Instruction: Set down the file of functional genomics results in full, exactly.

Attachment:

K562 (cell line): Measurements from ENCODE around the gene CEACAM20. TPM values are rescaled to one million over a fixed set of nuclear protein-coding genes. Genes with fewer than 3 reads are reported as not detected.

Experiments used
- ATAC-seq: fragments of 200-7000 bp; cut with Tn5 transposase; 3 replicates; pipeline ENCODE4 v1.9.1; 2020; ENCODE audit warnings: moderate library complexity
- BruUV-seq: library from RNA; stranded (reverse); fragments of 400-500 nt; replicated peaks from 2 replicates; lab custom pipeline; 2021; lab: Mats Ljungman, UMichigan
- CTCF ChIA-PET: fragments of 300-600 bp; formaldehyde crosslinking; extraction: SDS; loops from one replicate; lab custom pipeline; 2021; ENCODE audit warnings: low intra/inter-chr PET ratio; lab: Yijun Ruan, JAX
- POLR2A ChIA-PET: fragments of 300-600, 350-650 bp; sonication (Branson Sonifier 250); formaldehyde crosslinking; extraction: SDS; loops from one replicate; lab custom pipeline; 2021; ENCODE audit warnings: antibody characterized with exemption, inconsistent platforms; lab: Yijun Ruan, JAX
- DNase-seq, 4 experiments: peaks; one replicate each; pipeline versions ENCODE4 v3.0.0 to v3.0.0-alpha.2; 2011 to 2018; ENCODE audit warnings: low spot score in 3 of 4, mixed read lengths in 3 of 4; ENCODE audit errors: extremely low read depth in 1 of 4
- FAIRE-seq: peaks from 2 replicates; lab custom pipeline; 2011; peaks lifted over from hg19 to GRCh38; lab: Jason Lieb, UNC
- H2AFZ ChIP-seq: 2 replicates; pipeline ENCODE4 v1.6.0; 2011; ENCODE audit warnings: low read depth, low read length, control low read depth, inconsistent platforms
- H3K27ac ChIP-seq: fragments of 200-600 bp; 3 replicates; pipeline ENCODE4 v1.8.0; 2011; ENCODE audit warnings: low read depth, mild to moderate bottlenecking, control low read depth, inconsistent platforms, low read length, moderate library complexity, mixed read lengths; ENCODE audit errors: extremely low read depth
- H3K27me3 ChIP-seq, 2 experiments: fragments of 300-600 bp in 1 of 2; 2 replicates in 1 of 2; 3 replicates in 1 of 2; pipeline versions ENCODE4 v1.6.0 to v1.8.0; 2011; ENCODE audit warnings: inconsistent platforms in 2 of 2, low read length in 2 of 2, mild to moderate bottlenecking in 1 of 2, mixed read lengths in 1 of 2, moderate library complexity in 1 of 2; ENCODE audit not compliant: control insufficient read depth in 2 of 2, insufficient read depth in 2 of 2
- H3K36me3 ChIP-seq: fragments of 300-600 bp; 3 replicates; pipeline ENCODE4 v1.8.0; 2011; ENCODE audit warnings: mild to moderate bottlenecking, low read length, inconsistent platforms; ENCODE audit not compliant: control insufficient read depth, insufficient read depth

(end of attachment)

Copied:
K562 (cell line): Measurements from ENCODE around the gene CEACAM20. TPM values are rescaled to one million over a fixed set of nuclear protein-coding genes. Genes with fewer than 3 reads are reported as not detected.

Experiments used
- ATAC-seq: fragments of 200-7000 bp; cut with Tn5 transposase; 3 replicates; pipeline ENCODE4 v1.9.1; 2020; ENCODE audit warnings: moderate library complexity
- BruUV-seq: library from RNA; stranded (reverse); fragments of 400-500 nt; replicated peaks from 2 replicates; lab custom pipeline; 2021; lab: Mats Ljungman, UMichigan
- CTCF ChIA-PET: fragments of 300-600 bp; formaldehyde crosslinking; extraction: SDS; loops from one replicate; lab custom pipeline; 2021; ENCODE audit warnings: low intra/inter-chr PET ratio; lab: Yijun Ruan, JAX
- POLR2A ChIA-PET: fragments of 300-600, 350-650 bp; sonication (Branson Sonifier 250); formaldehyde crosslinking; extraction: SDS; loops from one replicate; lab custom pipeline; 2021; ENCODE audit warnings: antibody characterized with exemption, inconsistent platforms; lab: Yijun Ruan, JAX
- DNase-seq, 4 experiments: peaks; one replicate each; pipeline versions ENCODE4 v3.0.0 to v3.0.0-alpha.2; 2011 to 2018; ENCODE audit warnings: low spot score in 3 of 4, mixed read lengths in 3 of 4; ENCODE audit errors: extremely low read depth in 1 of 4
- FAIRE-seq: peaks from 2 replicates; lab custom pipeline; 2011; peaks lifted over from hg19 to GRCh38; lab: Jason Lieb, UNC
- H2AFZ ChIP-seq: 2 replicates; pipeline ENCODE4 v1.6.0; 2011; ENCODE audit warnings: low read depth, low read length, control low read depth, inconsistent platforms
- H3K27ac ChIP-seq: fragments of 200-600 bp; 3 replicates; pipeline ENCODE4 v1.8.0; 2011; ENCODE audit warnings: low read depth, mild to moderate bottlenecking, control low read depth, inconsistent platforms, low read length, moderate library complexity, mixed read lengths; ENCODE audit errors: extremely low read depth
- H3K27me3 ChIP-seq, 2 experiments: fragments of 300-600 bp in 1 of 2; 2 replicates in 1 of 2; 3 replicates in 1 of 2; pipeline versions ENCODE4 v1.6.0 to v1.8.0; 2011; ENCODE audit warnings: inconsistent platforms in 2 of 2, low read length in 2 of 2, mild to moderate bottlenecking in 1 of 2, mixed read lengths in 1 of 2, moderate library complexity in 1 of 2; ENCODE audit not compliant: control insufficient read depth in 2 of 2, insufficient read depth in 2 of 2
- H3K36me3 ChIP-seq: fragments of 300-600 bp; 3 replicates; pipeline ENCODE4 v1.8.0; 2011; ENCODE audit warnings: mild to moderate bottlenecking, low read length, inconsistent platforms; ENCODE audit not compliant: control insufficient read depth, insufficient read depth